Nobody does reality TV better than the Brits — and the U.K.’s most popular program is finally hopping across the pond.
The first U.S. season of Love Island, set in Fiji and hosted by comedian Arielle Vandenberg, will debut Tuesday on CBS with a special 90-minute premiere, with new one-hour episodes continuing every weeknight for five weeks.
But what exactly is Love Island — and why should you be tuning in five nights a week? Well, every episode of ITV2’s original British Love Island is streaming on Hulu, and we can’t get enough. Picture Bachelor in Paradise if it aired every day, had a cheeky Scottish announcer poking fun at the play-by-play and made no clear attempt to encourage actually meaningful “connections.”
Hosted by Caroline Flack, the original Love Island drops sexy singles into a villa in Mallorca, monitoring their every move Big Brother-style. Contestants “couple up,” sharing a beds and hope to ignite a spark, but they can “pie off” their partners if they’re interested in someone new. People get dumped off the island, fresh meat saunters in wearing skimpy swimsuits, and in the end, the most popular couple wins £50,000.
It may sound simple, but the rules are ever-changing (do the challenges really mean anything?), and viewers can vote on who stays and who goes. The U.S. iteration, of course, will have to conform to American broadcast standards (think bleeped-out curse words and no thong bikinis), but is largely expected to follow the show’s tried-and-true format.
Here are four reasons to catch up on the original Love Island U.K.
1. It never ends.
The U.K. version premiered in 2015 and airs six nights a week, so you’re following the action more or less live. Each season includes 30-50 episodes, meaning if you’re looking for a fluffy summer binge, Love Island‘s for you.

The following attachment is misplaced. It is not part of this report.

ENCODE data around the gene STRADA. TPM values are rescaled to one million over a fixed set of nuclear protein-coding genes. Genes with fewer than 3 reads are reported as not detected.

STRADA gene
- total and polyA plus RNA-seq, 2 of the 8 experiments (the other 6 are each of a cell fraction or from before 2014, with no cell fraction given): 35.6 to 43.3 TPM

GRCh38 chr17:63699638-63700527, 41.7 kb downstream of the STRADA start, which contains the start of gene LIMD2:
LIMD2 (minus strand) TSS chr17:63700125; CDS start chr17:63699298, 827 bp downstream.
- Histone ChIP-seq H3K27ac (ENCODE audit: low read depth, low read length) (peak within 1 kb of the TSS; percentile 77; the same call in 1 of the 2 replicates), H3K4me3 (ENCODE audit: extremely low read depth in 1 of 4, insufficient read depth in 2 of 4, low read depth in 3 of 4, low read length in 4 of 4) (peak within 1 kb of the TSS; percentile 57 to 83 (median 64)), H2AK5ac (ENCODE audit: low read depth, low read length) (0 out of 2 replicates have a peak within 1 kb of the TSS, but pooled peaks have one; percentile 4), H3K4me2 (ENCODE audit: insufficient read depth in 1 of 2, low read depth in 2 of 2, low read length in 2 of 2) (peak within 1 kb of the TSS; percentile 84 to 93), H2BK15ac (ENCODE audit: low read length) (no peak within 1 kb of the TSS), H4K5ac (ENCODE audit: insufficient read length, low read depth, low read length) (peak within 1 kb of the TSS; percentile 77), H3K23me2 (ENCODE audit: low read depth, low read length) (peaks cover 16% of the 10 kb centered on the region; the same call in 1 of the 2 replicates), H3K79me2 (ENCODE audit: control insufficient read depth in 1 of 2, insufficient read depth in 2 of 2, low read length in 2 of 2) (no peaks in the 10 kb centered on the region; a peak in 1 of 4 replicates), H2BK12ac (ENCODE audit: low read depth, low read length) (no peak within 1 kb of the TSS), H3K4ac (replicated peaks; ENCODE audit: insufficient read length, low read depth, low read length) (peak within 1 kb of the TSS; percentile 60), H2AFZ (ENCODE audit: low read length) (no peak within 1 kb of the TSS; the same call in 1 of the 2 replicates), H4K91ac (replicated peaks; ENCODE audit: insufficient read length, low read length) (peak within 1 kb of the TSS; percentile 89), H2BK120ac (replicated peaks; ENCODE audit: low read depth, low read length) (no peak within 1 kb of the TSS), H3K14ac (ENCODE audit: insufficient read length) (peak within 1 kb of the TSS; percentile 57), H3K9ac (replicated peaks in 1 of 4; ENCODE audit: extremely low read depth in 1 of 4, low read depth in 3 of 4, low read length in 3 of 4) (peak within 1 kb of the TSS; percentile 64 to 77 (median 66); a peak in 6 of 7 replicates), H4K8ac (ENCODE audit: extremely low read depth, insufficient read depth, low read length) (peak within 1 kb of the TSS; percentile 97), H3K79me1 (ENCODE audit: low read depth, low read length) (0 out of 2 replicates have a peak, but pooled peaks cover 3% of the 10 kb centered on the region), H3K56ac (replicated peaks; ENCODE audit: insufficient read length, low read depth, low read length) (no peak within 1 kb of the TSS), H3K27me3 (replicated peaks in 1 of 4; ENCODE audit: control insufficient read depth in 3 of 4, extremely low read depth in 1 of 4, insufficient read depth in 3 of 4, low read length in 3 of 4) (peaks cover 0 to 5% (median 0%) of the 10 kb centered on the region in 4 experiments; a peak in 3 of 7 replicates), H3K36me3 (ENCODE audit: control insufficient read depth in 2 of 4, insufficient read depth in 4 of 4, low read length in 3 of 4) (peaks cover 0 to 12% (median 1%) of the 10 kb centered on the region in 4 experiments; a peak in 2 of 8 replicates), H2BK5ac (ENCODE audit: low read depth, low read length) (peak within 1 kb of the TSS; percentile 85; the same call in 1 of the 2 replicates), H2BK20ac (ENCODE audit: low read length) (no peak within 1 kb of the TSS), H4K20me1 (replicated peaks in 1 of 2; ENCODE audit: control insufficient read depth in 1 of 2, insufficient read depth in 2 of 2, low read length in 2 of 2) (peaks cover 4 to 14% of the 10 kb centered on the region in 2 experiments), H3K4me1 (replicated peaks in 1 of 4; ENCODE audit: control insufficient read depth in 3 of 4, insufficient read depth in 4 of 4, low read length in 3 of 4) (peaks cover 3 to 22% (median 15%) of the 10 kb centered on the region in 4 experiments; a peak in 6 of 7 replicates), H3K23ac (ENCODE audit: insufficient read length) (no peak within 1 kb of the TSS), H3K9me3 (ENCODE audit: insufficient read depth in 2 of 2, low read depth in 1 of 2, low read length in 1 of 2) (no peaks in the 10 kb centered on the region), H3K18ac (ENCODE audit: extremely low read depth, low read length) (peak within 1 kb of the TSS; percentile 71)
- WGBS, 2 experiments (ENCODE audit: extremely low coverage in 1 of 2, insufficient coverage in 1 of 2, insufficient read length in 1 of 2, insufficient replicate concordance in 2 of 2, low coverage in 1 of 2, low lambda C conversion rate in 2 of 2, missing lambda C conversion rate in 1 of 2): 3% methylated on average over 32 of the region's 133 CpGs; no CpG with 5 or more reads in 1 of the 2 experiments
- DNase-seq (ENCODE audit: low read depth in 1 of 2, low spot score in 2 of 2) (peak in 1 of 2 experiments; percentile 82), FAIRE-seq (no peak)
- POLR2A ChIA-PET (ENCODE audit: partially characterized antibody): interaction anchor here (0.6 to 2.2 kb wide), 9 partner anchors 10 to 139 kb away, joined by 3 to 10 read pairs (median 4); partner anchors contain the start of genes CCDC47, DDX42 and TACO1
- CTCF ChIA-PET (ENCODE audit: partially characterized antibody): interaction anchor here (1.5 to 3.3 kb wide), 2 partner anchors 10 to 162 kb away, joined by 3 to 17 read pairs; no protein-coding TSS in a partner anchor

2. You’ll learn British slang.
Sometimes a lad will get pied by his bird, and he’s down about being mugged off, until he grafts with a right fit girl and they crack on, babe. Oi oi!
3. It may or may not be a reflection of England’s political climate.
Is Love Island a metaphor for Brexit? A heteronormative experiment in conservative values, as posited by The Economist, or an instrument for outrage, as argued by The New York Times? Well, first the Islanders would have to understand that Britain leaving the E.U. has nothing to do with cheese or trees. Still, if you need a high-brow reason to watch hot people be hot, have at it.
4. The love is real.
The ridiculous format can actually work! A handful of Love Island couples remain loved up: Dom Lever and Jess Shears, Alex Bowen and Olivia Buckland and Nathan Massey and Cara De La Hoyde are married. Massey and De La Hoyde and Luis Morrison and Cally Jane Beech also welcomed babies.
Seasons 1-5 of the British Love Island are streaming on Hulu. Love Island U.S.A. will debut Tuesday on CBS at 8 p.m. ET. New one-hour episodes will continue every weeknight through Aug. 7.
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